DIY – Felt Cookies

DIY Felt Cookies

What child (or inner child) doesn’t love preparing toy food in a play kitchen? 

I had a play kitchen when I was a little girl and loved baking cookies for myself, my sister and my parents. Now that I’m grown and have a daughter of my own, I want to make her some handcrafted play food so she can enjoy making meals for everyone during play, or while we cook in the kitchen next to her!

Please feel free to use these patterns to create some play food for you and yours! This pattern will make one circle cookie, one heart cookie, one star cookie, one triangle cookie, one square cookie and one rectangle cookie, each with frosting. I made one extra of each cookie shape so Zoey will have two of each. You can duplicate it as much as you want to make multiple pieces of each food!

SUPPLIES
  • Cookie patterns (see above) 
  • Paper scissors
  • Pale tan felt material
  • Pale blue felt material
  • Pale brown felt material
  • Dark brown felt material
  • Pale pink felt material
  • White felt material
  • Pale yellow felt material
  • Scissors
  • Pins
  • Embroidery floss (pale tan, pale blue, light brown, dark brown, pale pink, white)
  • Sewing needle
INSTRUCTIONS
  1. Print out the cookie pattern I’ve provided, then cut the patterns from the paper.
  2. Pin the patterns on the appropriate colored felt, then use sewing scissors to cut the felt.
  3. Align and pin the pale blue circle of frosting to one half of the circle of pale tan felt, then thread pale blue embroidery floss onto your sewing needle.
  4. Begin sewing around the outer edges of the frosting using a whipstitch, concealing the first and ending knots underneath the layer of cookie.
  5. One at a time, thread three of the other colors of embroidery floss onto your needle and create randomized stitches within the frosting to make sprinkles. Conceal the first and ending knots of each color underneath the layer of cookie.
  6. Thread a sewing needle with pale tan embroidery floss and pin the bottom cookie layer over the stitching on the back of the frosted top half. 
  7. Using a whipstitch, begin sewing around the edges of the circle cookie, concealing the first knot and end knot in between the layers.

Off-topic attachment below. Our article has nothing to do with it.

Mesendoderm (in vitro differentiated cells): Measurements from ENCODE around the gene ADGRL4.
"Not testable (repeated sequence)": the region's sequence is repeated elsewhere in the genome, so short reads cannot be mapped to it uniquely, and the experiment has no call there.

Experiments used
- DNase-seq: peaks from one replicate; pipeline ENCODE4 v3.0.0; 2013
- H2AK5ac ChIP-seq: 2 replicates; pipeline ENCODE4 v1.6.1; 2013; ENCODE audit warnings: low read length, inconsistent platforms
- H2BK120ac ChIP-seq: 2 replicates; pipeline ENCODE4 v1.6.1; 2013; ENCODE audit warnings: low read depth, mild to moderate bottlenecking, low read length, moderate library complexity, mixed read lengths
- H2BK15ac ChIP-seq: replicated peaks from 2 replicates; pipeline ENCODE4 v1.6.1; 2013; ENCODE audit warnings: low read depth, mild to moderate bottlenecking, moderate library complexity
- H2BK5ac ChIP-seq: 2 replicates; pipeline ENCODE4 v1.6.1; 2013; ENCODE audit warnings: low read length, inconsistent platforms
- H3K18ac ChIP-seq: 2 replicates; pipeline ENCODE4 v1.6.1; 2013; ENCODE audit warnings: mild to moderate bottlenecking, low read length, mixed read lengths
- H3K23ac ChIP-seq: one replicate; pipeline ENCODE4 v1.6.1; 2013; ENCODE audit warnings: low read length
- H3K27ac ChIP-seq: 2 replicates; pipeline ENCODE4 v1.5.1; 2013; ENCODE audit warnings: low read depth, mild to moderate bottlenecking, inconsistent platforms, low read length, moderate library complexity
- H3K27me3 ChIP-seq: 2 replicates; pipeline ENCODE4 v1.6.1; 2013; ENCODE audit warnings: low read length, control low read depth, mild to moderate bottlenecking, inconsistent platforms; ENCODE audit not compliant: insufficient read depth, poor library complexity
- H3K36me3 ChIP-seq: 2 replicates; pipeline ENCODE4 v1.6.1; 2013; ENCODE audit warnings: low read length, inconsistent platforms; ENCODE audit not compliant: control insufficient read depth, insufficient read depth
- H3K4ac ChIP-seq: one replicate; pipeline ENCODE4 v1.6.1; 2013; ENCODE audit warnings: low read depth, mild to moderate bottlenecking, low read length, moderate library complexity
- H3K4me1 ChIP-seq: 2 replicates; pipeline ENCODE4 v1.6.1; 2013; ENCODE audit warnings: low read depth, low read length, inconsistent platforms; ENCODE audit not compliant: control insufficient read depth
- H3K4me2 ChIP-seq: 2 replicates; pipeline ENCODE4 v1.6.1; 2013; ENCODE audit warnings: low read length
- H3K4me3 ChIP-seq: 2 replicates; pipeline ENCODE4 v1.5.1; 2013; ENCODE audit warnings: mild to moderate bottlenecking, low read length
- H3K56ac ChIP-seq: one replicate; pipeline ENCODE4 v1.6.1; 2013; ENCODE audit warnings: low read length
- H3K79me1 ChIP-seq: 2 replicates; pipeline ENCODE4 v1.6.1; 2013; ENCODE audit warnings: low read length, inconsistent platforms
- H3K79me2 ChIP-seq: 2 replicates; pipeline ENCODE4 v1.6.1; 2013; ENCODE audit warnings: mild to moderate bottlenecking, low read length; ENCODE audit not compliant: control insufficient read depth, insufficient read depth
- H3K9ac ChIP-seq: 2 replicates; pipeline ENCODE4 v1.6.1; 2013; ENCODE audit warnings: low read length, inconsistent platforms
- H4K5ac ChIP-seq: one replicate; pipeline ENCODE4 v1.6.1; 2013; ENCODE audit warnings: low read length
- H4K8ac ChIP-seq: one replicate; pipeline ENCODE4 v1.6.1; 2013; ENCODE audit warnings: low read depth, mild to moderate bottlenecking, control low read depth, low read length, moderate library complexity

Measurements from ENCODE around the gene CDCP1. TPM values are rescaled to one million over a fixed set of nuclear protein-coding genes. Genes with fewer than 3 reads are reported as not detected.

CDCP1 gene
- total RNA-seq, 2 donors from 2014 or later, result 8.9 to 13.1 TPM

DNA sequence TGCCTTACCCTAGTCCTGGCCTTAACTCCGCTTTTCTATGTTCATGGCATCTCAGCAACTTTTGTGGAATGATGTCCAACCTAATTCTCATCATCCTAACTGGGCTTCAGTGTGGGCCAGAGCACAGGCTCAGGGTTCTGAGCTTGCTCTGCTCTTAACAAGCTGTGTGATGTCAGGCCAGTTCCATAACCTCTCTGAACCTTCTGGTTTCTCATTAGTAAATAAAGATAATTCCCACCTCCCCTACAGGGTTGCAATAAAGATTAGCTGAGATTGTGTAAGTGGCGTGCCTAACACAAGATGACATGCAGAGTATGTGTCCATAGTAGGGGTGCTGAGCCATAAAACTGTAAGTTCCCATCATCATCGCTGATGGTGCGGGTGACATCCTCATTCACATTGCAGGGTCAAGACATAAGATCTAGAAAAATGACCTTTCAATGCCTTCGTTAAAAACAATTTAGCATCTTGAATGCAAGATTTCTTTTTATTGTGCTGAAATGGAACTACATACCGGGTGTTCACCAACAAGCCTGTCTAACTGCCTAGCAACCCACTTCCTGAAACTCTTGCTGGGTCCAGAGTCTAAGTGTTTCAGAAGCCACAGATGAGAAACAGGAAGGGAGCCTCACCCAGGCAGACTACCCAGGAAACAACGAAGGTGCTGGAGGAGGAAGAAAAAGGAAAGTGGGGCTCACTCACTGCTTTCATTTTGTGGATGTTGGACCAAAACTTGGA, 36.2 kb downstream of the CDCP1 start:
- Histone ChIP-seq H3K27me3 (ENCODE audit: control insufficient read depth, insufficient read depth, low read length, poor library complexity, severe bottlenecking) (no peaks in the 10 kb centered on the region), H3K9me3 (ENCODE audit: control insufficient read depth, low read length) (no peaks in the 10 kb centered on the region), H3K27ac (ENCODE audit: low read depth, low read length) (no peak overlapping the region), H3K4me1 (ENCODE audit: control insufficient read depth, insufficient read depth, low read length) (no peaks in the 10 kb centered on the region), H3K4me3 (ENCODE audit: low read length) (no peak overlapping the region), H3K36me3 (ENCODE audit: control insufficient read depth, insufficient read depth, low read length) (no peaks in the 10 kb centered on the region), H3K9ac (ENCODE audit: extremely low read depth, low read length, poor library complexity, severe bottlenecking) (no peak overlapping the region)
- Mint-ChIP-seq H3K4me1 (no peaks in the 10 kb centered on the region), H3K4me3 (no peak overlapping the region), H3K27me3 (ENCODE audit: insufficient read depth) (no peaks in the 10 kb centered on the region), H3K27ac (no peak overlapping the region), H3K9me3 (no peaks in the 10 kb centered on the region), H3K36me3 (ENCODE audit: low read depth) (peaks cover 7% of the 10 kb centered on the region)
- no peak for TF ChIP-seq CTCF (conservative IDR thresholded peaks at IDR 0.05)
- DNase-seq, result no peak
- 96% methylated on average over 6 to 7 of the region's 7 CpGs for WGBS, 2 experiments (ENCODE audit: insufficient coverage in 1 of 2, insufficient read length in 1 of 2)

8. Align and pin the pale pink heart of frosting to one half of the heart of pale tan felt, then thread pale pink embroidery floss onto your sewing needle.
  9. Begin sewing around the outer edges of the frosting using a whipstitch, concealing the first and ending knots underneath the layer of cookie.
  10. One at a time, thread three of the other colors of embroidery floss onto your needle and create randomized stitches within the frosting to make sprinkles. Conceal the first and ending knots of each color underneath the layer of cookie.
  11. Thread a sewing needle with pale tan embroidery floss and pin the bottom cookie layer over the stitching on the back of the frosted top half. 
  12. Using a whipstitch, begin sewing around the edges of the heart cookie, concealing the first knot and end knot in between the layers.
  13. Align and pin the pale yellow star of frosting to one half of the star of pale tan felt, then thread pale yellow embroidery floss onto your sewing needle.
  14. Begin sewing around the outer edges of the frosting using a whipstitch, concealing the first and ending knots underneath the layer of cookie.
  15. One at a time, thread three of the other colors of embroidery floss onto your needle and create randomized stitches within the frosting to make sprinkles. Conceal the first and ending knots of each color underneath the layer of cookie.
  16. Thread a sewing needle with pale tan embroidery floss and pin the bottom cookie layer over the stitching on the back of the frosted top half. 
  17. Using a whipstitch, begin sewing around the edges of the star cookie, concealing the first knot and end knot in between the layers.
  18. Align and pin the white triangle of frosting to one half of the triangle of pale tan felt, then thread white embroidery floss onto your sewing needle.
  19. Begin sewing around the outer edges of the frosting using a whipstitch, concealing the first and ending knots underneath the layer of cookie.
  20. One at a time, thread three of the other colors of embroidery floss onto your needle and create randomized stitches within the frosting to make sprinkles. Conceal the first and ending knots of each color underneath the layer of cookie.